North Wessex Downs AONB, Units 3-4, Denford Manor, Lower Denford, Hungerford, RG17 0UN
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The North Wessex Downs is an ancient and dramatic landscape with rolling chalk downlands, forests, woods and dales. Open expansive views are punctuated by clumps of beech woodland crowning the downland summits, forming prominent landmarks. Sparsely populated, the downlands possess a strong sense of remoteness and timelessness.
The ancient Ridgeway runs along the northern scarp of the downs and is peppered with barrow sites and hill forts plus the world famous chalk-cut figure of the Uffington White Horse.
Grazed for centuries by sheep and rabbits, the grassland of the downs supports a wide array of wildlife including rare butterflies such the Marsh Fritillary, Chalkhill Blue and Red Admiral. Chalk grassland is one of the most biologically rich and diverse habitats in the UK with over 40 species of flowering plants recorded in a single square metre. This includes rare orchids and wonderfully named plants like the Devil’s-bit Scabious, Lady’s Bedstraw or Kidney Vetch. In the vast open skies above the downs, skylarks, lapwings and majestic birds of prey can be seen.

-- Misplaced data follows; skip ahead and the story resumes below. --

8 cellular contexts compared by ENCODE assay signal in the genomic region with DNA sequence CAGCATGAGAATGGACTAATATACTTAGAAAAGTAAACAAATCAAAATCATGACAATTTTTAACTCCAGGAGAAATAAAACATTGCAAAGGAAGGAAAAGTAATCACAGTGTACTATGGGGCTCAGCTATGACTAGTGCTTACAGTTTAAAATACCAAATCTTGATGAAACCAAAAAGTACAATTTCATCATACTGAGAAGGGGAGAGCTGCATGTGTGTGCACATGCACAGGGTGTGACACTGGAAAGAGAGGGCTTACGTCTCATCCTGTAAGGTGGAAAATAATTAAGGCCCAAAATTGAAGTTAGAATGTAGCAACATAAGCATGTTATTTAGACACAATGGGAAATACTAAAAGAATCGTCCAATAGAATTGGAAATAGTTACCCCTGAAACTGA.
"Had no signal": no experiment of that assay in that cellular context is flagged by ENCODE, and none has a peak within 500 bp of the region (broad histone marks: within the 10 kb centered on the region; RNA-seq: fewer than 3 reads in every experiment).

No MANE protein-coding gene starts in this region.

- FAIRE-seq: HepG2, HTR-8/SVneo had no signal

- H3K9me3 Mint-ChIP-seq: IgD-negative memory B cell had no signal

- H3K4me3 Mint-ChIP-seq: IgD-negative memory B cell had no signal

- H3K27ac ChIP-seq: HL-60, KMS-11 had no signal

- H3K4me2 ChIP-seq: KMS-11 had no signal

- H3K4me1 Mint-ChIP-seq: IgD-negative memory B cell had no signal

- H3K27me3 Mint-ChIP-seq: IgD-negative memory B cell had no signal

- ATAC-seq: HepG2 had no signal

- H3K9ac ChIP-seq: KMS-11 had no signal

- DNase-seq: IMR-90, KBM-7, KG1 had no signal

The extensive woodlands of Savernake and West Woods provide peacefulness and seclusion in contrast to the remoteness of the nearby open chalk downs. Savernake is ancient woodland of oak and beech established in the 11th century as a royal hunting forest and now designated a Site of Special Scientific Interest. The Seymour family regularly welcomed King Henry VIII to the forest for hunting and he met his later wife Jane Seymour at nearby Littlecote House.
The chalk downs form an imposing backdrop to the flat, low-lying vales. The Vale of Pewsey separates the two main chalk upland blocks. Belts of willow, alder and scrub line the watercourses that thread across the vales, the streams, waterside pastures and woodlands forming a lush wetland landscape of considerable ecological value.
Click to view our Landscape and Nature photo stream
The caterpillar of the Large Blue butterfly gives off a scent that tricks ants into believing it is one of their own grubs. They carry it into their nest where it finds a ready supply of food and warmth. It then hibernates, before emerging as a butterfly to find a mate!